To keep myself physically strong, mentally awake, and morally straight.
THE SCOUT MOTTO
THE SCOUT SLOGAN
Do a good turn daily
Get Readers Physically Involved
Most good direct mail gets the reader physically involved by using action devices. The theory is that once you get the reader to do something (such as detaching a membership card or moving a token) there's a better chance he or she will buy something or donate.
We didn't have the budget for "bells and whistles" here, but that didn't mean we had to go without any involvement. The reader is asked to check off a box, sign and return the Scout oath as a way of showing support for the Scouts.
The letter/oath panel features a second reproduction of the Boy Scout oath against the eye-catching red-and-white, flag-style background. Under the oath is a signature line preceded by:
I endorse this Oath and want the Boy Scouts to continue to instill traditional American values in our nation's youth.
Response copy to the right of the Scout oath urges the reader to sign, detach and return the oath with a contribution.
In a short letter at the top of this panel, instead of discussing BSA's legal problems, I mentioned BSA's role in a society with conflicting values:
... the Boy Scouts of America have been striving to uphold
traditional American values. We are determined to stand strong against all pressures and any demands in the future that we become more politically correct.
Help us fight to preserve honesty, respect and personal integrity in our nation's youth. A whole generation of kidsand the very future of Americais at risk!
Informed readers could infer that this was about BSA's recent legal history, while others weren't distracted. So everyone understood the urgency of this "SPECIAL APPEAL." The back of this letter/oath panel also features the Scout law.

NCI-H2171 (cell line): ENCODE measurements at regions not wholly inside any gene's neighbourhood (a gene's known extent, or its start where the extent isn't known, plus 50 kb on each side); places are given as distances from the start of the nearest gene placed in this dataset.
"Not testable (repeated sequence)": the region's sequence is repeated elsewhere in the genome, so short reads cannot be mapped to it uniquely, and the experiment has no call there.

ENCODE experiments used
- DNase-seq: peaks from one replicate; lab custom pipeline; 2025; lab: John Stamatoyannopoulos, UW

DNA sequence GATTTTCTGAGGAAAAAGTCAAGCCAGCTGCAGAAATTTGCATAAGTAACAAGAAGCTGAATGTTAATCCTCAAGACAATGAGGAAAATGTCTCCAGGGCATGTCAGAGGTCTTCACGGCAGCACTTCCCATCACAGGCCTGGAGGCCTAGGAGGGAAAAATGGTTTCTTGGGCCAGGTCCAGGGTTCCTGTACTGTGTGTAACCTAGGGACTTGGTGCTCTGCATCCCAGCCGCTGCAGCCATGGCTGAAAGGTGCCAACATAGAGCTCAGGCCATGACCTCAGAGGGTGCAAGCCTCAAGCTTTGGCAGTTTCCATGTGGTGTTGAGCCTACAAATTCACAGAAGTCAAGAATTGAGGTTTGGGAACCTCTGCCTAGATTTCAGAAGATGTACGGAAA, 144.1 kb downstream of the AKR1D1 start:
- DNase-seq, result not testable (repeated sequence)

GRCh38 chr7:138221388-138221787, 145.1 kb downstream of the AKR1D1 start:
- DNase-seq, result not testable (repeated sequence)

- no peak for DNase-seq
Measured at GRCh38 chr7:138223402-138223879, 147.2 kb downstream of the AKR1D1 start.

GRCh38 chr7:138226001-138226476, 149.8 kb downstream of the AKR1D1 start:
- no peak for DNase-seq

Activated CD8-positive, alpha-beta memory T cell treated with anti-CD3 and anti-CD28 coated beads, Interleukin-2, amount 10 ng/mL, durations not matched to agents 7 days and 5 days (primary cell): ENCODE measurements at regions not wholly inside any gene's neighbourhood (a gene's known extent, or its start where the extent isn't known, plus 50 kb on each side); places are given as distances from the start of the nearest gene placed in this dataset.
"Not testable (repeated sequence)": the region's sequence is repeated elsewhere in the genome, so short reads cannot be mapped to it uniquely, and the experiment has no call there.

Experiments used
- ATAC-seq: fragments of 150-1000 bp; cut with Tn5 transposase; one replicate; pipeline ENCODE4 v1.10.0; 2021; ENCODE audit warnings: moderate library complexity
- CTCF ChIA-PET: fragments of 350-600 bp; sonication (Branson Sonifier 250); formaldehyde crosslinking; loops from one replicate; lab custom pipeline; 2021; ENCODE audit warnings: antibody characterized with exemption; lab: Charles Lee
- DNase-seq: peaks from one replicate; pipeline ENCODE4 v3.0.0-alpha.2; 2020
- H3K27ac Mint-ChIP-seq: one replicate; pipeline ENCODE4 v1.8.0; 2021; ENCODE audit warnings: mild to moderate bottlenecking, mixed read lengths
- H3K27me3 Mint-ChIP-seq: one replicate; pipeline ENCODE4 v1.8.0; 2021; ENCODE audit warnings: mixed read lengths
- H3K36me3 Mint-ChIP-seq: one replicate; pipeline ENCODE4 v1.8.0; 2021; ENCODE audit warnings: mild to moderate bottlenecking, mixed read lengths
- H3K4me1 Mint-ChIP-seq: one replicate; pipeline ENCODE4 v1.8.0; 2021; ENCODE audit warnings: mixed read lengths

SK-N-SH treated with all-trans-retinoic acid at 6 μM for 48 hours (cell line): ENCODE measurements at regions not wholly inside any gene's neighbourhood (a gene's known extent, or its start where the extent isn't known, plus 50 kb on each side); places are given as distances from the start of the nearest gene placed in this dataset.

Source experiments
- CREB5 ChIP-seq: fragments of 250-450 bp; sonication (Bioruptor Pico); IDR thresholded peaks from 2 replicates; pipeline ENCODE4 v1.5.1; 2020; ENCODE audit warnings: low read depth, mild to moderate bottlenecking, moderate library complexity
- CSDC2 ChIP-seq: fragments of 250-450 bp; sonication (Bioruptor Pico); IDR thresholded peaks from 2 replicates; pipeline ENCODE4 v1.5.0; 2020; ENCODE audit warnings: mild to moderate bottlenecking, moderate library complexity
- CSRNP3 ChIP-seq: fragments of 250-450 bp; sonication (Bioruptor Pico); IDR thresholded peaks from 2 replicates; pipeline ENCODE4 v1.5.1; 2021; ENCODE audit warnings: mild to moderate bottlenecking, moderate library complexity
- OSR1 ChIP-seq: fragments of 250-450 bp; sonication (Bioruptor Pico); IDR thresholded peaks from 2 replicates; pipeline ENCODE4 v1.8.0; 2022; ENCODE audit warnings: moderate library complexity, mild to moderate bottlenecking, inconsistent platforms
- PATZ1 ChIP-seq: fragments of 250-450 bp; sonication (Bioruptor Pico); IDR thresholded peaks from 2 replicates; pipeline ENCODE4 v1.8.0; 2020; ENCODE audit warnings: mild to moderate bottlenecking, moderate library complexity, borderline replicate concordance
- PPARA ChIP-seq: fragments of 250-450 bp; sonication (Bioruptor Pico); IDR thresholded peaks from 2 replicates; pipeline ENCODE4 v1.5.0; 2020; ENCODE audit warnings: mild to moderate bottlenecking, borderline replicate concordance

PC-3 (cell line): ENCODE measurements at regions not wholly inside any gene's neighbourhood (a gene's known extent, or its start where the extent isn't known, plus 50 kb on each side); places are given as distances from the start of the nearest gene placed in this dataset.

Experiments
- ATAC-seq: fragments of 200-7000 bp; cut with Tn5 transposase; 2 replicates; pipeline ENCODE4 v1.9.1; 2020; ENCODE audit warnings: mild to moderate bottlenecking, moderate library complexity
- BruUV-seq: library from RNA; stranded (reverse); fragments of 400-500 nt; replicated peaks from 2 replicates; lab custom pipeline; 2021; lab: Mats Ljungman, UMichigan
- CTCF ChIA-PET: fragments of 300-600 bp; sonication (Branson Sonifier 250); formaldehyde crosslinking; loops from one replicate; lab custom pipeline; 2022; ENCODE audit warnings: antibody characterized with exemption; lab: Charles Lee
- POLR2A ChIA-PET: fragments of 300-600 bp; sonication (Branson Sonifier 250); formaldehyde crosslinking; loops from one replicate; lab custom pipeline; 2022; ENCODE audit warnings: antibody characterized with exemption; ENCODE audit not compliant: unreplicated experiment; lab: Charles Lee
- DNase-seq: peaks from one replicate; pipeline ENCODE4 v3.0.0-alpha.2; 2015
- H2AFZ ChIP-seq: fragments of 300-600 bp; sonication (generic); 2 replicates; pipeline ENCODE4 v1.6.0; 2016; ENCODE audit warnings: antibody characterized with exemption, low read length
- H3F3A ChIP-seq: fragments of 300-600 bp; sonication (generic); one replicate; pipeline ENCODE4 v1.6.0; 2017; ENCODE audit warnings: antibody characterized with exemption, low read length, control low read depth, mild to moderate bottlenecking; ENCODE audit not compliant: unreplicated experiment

The in-line, chopped donor reply form continues the outer envelope's red-white-and-blue visual motif. The ask string is lasered in black, giving BSA the option to raise donation amounts in future mailings to established donors. On the back is the Scout oath again. The idea was to make it impossible to even glance at this piece without seeing at least one of the Scout sayings.
In this test package I added a pre-printed 2" x 7" red-white-and-blue Scout law bookmark on coated card stock. This is the "FREE GIFT" mentioned on the outer envelope. This bookmark freemium uses the tried-and-true fundraising technique of sending an unsolicited gift. It's a subtle way of making the prospect feel a little guilty about keeping something from a charity without contributing to it.
This package beat the control and produced an 8.48 percent response by involving prospects with the sign-and-return Scout oath; adding the Scout law bookmark freemium; reproducing BSA sayings eight separate times; and featuring copy that does not get in the way of BSA's widely respected materials.
To top it off, many prospects had some of this package already memorizeda copywriter's dream ... and a new control package for a worthy client!
Tom Meyer is a freelance copywriter who has written more than 100 direct mail control packages. He was former creative director of Polk Direct and senior copywriter at Reader's Digest. He can be reached at (612) 269-0761 or at firstname.lastname@example.org.